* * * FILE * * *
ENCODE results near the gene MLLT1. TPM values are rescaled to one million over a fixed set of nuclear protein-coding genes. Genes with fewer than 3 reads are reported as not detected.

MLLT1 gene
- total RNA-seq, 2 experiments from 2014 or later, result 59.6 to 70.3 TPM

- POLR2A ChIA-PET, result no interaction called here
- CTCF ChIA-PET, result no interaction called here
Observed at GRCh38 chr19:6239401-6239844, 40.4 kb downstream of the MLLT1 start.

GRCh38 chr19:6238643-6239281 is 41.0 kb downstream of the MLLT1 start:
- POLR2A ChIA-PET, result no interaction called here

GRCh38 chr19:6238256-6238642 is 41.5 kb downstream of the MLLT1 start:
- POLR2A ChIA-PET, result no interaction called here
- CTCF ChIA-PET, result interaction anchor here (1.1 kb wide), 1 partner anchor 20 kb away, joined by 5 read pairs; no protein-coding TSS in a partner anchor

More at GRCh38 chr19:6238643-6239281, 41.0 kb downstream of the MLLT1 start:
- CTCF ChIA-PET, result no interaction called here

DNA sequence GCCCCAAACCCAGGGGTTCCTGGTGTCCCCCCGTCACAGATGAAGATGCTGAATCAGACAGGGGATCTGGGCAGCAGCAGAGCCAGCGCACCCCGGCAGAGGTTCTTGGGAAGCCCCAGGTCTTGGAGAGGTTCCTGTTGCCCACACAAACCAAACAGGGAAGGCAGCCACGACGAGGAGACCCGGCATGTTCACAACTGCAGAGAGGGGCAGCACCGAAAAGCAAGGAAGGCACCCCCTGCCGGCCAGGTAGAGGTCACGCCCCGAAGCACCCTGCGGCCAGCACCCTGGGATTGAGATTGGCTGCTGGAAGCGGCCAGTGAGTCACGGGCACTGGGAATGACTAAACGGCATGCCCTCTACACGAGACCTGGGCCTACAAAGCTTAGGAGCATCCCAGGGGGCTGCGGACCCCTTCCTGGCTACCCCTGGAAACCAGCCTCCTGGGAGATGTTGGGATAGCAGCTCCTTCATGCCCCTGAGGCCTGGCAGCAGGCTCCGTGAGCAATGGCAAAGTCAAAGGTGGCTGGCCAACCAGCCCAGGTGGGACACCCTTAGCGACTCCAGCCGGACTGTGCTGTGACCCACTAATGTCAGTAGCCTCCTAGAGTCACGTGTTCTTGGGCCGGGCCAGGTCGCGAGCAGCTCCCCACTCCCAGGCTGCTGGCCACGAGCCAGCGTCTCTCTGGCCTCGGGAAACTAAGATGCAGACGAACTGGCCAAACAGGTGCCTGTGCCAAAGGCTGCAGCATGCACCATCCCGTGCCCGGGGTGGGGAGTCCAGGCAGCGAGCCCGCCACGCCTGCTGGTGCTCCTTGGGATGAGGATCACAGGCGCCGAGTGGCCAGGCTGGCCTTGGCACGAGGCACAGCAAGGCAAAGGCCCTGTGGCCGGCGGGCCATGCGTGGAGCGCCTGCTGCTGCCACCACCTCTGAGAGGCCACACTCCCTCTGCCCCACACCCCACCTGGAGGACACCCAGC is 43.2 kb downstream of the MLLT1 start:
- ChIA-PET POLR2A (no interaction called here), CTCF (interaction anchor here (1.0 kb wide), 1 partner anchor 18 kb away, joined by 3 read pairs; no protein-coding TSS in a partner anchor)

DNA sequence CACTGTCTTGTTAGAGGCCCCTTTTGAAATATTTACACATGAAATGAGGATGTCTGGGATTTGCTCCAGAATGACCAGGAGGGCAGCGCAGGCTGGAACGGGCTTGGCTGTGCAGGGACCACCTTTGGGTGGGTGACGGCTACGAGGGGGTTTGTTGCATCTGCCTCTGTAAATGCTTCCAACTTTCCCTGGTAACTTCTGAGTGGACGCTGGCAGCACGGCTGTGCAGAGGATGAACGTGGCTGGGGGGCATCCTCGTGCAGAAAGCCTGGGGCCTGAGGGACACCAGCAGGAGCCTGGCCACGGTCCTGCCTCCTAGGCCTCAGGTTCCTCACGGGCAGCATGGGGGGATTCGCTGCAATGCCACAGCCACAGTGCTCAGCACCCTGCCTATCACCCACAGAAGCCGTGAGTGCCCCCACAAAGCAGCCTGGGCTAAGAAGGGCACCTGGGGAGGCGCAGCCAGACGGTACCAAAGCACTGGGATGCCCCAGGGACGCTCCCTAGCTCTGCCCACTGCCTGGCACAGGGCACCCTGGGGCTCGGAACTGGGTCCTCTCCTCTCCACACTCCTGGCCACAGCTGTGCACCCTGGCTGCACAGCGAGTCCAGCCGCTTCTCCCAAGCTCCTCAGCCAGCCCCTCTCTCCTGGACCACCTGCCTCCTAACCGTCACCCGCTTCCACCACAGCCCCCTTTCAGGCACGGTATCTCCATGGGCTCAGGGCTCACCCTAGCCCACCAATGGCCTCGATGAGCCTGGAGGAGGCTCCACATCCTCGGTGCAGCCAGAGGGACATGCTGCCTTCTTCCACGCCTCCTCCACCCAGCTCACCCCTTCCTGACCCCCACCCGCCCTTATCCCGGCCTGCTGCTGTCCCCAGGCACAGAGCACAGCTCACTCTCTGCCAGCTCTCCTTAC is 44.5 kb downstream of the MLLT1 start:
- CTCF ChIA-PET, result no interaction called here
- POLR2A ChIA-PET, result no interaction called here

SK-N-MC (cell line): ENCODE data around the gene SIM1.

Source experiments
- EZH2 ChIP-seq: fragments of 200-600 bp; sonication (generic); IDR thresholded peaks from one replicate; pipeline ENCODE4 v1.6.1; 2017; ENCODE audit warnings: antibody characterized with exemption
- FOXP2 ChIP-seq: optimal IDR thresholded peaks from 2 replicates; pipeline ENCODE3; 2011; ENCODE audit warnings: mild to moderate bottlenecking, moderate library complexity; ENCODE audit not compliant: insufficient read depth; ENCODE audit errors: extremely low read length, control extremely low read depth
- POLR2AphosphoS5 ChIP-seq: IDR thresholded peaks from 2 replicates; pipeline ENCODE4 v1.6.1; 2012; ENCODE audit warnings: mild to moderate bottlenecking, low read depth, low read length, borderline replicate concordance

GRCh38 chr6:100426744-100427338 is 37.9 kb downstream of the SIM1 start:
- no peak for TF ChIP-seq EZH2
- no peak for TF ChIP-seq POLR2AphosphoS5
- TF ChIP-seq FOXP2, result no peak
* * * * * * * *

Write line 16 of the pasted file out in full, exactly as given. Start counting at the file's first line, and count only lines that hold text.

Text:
DNA sequence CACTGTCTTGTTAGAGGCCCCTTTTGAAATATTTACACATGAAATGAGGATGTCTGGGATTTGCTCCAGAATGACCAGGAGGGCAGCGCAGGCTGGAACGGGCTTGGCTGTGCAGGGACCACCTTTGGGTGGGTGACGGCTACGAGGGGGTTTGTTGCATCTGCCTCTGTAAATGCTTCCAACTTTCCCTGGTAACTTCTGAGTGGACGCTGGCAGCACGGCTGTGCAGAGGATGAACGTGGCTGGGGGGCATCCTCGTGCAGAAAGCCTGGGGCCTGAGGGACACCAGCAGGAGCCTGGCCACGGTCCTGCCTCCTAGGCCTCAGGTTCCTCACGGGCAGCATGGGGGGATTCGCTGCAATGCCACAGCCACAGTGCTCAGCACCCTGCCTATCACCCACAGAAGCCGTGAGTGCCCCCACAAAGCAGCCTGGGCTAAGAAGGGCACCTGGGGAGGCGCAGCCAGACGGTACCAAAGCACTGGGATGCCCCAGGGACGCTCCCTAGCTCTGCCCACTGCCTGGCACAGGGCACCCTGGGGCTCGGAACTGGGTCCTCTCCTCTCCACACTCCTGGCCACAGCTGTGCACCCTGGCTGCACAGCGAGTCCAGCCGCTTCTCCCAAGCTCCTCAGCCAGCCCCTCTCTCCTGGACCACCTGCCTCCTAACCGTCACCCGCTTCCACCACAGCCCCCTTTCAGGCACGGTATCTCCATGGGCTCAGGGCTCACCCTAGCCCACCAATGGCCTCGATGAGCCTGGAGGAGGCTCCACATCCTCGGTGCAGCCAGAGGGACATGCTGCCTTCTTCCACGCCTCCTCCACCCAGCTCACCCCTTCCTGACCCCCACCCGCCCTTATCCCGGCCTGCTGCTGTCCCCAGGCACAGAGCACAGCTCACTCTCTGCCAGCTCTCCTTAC is 44.5 kb downstream of the MLLT1 start: